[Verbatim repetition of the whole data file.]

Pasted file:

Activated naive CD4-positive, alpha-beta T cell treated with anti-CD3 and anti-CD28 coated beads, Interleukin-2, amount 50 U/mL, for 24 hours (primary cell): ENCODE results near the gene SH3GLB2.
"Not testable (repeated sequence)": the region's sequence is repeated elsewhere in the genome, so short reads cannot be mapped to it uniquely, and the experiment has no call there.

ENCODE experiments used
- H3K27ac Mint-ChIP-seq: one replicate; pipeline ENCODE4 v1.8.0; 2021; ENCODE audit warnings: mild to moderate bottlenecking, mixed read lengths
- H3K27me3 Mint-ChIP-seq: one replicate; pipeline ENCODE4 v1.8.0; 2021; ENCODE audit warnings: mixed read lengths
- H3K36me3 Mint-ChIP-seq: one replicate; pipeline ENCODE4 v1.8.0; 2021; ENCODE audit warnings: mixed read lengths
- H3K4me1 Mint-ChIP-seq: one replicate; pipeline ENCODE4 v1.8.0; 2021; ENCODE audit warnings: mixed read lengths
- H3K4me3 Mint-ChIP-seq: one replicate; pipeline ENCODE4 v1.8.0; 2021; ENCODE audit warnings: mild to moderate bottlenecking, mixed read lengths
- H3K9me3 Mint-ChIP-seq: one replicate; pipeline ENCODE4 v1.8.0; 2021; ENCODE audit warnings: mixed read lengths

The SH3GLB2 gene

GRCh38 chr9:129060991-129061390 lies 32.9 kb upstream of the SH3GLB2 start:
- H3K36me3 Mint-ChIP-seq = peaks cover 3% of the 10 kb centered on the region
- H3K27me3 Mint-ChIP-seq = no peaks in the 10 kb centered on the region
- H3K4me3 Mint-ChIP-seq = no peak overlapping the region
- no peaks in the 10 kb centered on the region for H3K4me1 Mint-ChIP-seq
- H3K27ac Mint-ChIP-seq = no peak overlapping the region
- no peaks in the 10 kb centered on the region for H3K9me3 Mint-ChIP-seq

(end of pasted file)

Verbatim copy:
Activated naive CD4-positive, alpha-beta T cell treated with anti-CD3 and anti-CD28 coated beads, Interleukin-2, amount 50 U/mL, for 24 hours (primary cell): ENCODE results near the gene SH3GLB2.
"Not testable (repeated sequence)": the region's sequence is repeated elsewhere in the genome, so short reads cannot be mapped to it uniquely, and the experiment has no call there.

ENCODE experiments used
- H3K27ac Mint-ChIP-seq: one replicate; pipeline ENCODE4 v1.8.0; 2021; ENCODE audit warnings: mild to moderate bottlenecking, mixed read lengths
- H3K27me3 Mint-ChIP-seq: one replicate; pipeline ENCODE4 v1.8.0; 2021; ENCODE audit warnings: mixed read lengths
- H3K36me3 Mint-ChIP-seq: one replicate; pipeline ENCODE4 v1.8.0; 2021; ENCODE audit warnings: mixed read lengths
- H3K4me1 Mint-ChIP-seq: one replicate; pipeline ENCODE4 v1.8.0; 2021; ENCODE audit warnings: mixed read lengths
- H3K4me3 Mint-ChIP-seq: one replicate; pipeline ENCODE4 v1.8.0; 2021; ENCODE audit warnings: mild to moderate bottlenecking, mixed read lengths
- H3K9me3 Mint-ChIP-seq: one replicate; pipeline ENCODE4 v1.8.0; 2021; ENCODE audit warnings: mixed read lengths

The SH3GLB2 gene

GRCh38 chr9:129060991-129061390 lies 32.9 kb upstream of the SH3GLB2 start:
- H3K36me3 Mint-ChIP-seq = peaks cover 3% of the 10 kb centered on the region
- H3K27me3 Mint-ChIP-seq = no peaks in the 10 kb centered on the region
- H3K4me3 Mint-ChIP-seq = no peak overlapping the region
- no peaks in the 10 kb centered on the region for H3K4me1 Mint-ChIP-seq
- H3K27ac Mint-ChIP-seq = no peak overlapping the region
- no peaks in the 10 kb centered on the region for H3K9me3 Mint-ChIP-seq